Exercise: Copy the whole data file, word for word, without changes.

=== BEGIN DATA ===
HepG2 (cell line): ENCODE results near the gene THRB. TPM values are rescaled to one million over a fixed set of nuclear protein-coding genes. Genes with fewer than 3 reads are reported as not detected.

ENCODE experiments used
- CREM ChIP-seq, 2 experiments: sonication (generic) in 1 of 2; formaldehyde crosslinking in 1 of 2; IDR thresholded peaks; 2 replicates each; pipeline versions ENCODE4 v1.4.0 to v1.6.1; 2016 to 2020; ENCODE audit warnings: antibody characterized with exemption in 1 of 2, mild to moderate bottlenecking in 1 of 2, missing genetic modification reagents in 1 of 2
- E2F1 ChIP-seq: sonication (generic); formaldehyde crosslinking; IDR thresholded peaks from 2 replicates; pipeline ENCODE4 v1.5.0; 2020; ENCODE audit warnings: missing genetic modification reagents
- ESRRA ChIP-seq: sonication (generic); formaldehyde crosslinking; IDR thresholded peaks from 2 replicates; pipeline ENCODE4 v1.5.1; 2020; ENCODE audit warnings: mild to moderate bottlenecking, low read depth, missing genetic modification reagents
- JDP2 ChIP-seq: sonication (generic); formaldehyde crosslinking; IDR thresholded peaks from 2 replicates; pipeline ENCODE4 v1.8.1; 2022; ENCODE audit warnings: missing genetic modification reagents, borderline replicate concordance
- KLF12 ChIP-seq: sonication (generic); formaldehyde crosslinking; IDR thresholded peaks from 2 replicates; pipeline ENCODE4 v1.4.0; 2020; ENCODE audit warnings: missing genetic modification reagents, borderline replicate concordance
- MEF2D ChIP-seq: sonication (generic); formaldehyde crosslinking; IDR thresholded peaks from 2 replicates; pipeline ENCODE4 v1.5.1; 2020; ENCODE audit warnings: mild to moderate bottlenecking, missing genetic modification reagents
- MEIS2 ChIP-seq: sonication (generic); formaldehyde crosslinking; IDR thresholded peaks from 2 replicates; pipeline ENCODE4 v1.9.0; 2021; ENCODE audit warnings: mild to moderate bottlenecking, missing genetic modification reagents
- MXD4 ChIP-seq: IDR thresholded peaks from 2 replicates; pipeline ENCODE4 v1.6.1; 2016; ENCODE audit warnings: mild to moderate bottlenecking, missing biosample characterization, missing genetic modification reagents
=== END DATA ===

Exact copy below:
HepG2 (cell line): ENCODE results near the gene THRB. TPM values are rescaled to one million over a fixed set of nuclear protein-coding genes. Genes with fewer than 3 reads are reported as not detected.

ENCODE experiments used
- CREM ChIP-seq, 2 experiments: sonication (generic) in 1 of 2; formaldehyde crosslinking in 1 of 2; IDR thresholded peaks; 2 replicates each; pipeline versions ENCODE4 v1.4.0 to v1.6.1; 2016 to 2020; ENCODE audit warnings: antibody characterized with exemption in 1 of 2, mild to moderate bottlenecking in 1 of 2, missing genetic modification reagents in 1 of 2
- E2F1 ChIP-seq: sonication (generic); formaldehyde crosslinking; IDR thresholded peaks from 2 replicates; pipeline ENCODE4 v1.5.0; 2020; ENCODE audit warnings: missing genetic modification reagents
- ESRRA ChIP-seq: sonication (generic); formaldehyde crosslinking; IDR thresholded peaks from 2 replicates; pipeline ENCODE4 v1.5.1; 2020; ENCODE audit warnings: mild to moderate bottlenecking, low read depth, missing genetic modification reagents
- JDP2 ChIP-seq: sonication (generic); formaldehyde crosslinking; IDR thresholded peaks from 2 replicates; pipeline ENCODE4 v1.8.1; 2022; ENCODE audit warnings: missing genetic modification reagents, borderline replicate concordance
- KLF12 ChIP-seq: sonication (generic); formaldehyde crosslinking; IDR thresholded peaks from 2 replicates; pipeline ENCODE4 v1.4.0; 2020; ENCODE audit warnings: missing genetic modification reagents, borderline replicate concordance
- MEF2D ChIP-seq: sonication (generic); formaldehyde crosslinking; IDR thresholded peaks from 2 replicates; pipeline ENCODE4 v1.5.1; 2020; ENCODE audit warnings: mild to moderate bottlenecking, missing genetic modification reagents
- MEIS2 ChIP-seq: sonication (generic); formaldehyde crosslinking; IDR thresholded peaks from 2 replicates; pipeline ENCODE4 v1.9.0; 2021; ENCODE audit warnings: mild to moderate bottlenecking, missing genetic modification reagents
- MXD4 ChIP-seq: IDR thresholded peaks from 2 replicates; pipeline ENCODE4 v1.6.1; 2016; ENCODE audit warnings: mild to moderate bottlenecking, missing biosample characterization, missing genetic modification reagents